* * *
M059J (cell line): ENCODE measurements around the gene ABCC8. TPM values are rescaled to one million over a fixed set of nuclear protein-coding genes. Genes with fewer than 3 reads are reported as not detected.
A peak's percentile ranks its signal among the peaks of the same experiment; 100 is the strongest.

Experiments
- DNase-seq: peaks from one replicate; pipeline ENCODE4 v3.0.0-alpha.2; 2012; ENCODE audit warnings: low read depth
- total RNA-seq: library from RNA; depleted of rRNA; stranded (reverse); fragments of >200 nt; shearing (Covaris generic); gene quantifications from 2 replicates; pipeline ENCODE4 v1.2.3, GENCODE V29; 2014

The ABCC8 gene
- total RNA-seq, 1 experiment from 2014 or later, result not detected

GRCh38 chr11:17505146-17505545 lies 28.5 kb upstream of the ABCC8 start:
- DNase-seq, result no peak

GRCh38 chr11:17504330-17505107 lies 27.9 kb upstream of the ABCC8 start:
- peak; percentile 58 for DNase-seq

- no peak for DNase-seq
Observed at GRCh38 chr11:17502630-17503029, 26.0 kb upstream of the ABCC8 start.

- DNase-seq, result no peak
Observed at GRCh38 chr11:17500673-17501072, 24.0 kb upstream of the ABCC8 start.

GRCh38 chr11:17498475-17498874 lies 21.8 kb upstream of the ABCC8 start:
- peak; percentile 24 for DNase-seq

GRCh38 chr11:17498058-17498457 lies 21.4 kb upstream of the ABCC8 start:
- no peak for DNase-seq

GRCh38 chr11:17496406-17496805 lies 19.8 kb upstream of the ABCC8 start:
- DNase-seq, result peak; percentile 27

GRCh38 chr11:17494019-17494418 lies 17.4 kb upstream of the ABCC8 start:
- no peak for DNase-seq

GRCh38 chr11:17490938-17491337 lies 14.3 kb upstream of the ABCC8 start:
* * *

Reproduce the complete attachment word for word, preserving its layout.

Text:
M059J (cell line): ENCODE measurements around the gene ABCC8. TPM values are rescaled to one million over a fixed set of nuclear protein-coding genes. Genes with fewer than 3 reads are reported as not detected.
A peak's percentile ranks its signal among the peaks of the same experiment; 100 is the strongest.

Experiments
- DNase-seq: peaks from one replicate; pipeline ENCODE4 v3.0.0-alpha.2; 2012; ENCODE audit warnings: low read depth
- total RNA-seq: library from RNA; depleted of rRNA; stranded (reverse); fragments of >200 nt; shearing (Covaris generic); gene quantifications from 2 replicates; pipeline ENCODE4 v1.2.3, GENCODE V29; 2014

The ABCC8 gene
- total RNA-seq, 1 experiment from 2014 or later, result not detected

GRCh38 chr11:17505146-17505545 lies 28.5 kb upstream of the ABCC8 start:
- DNase-seq, result no peak

GRCh38 chr11:17504330-17505107 lies 27.9 kb upstream of the ABCC8 start:
- peak; percentile 58 for DNase-seq

- no peak for DNase-seq
Observed at GRCh38 chr11:17502630-17503029, 26.0 kb upstream of the ABCC8 start.

- DNase-seq, result no peak
Observed at GRCh38 chr11:17500673-17501072, 24.0 kb upstream of the ABCC8 start.

GRCh38 chr11:17498475-17498874 lies 21.8 kb upstream of the ABCC8 start:
- peak; percentile 24 for DNase-seq

GRCh38 chr11:17498058-17498457 lies 21.4 kb upstream of the ABCC8 start:
- no peak for DNase-seq

GRCh38 chr11:17496406-17496805 lies 19.8 kb upstream of the ABCC8 start:
- DNase-seq, result peak; percentile 27

GRCh38 chr11:17494019-17494418 lies 17.4 kb upstream of the ABCC8 start:
- no peak for DNase-seq

GRCh38 chr11:17490938-17491337 lies 14.3 kb upstream of the ABCC8 start: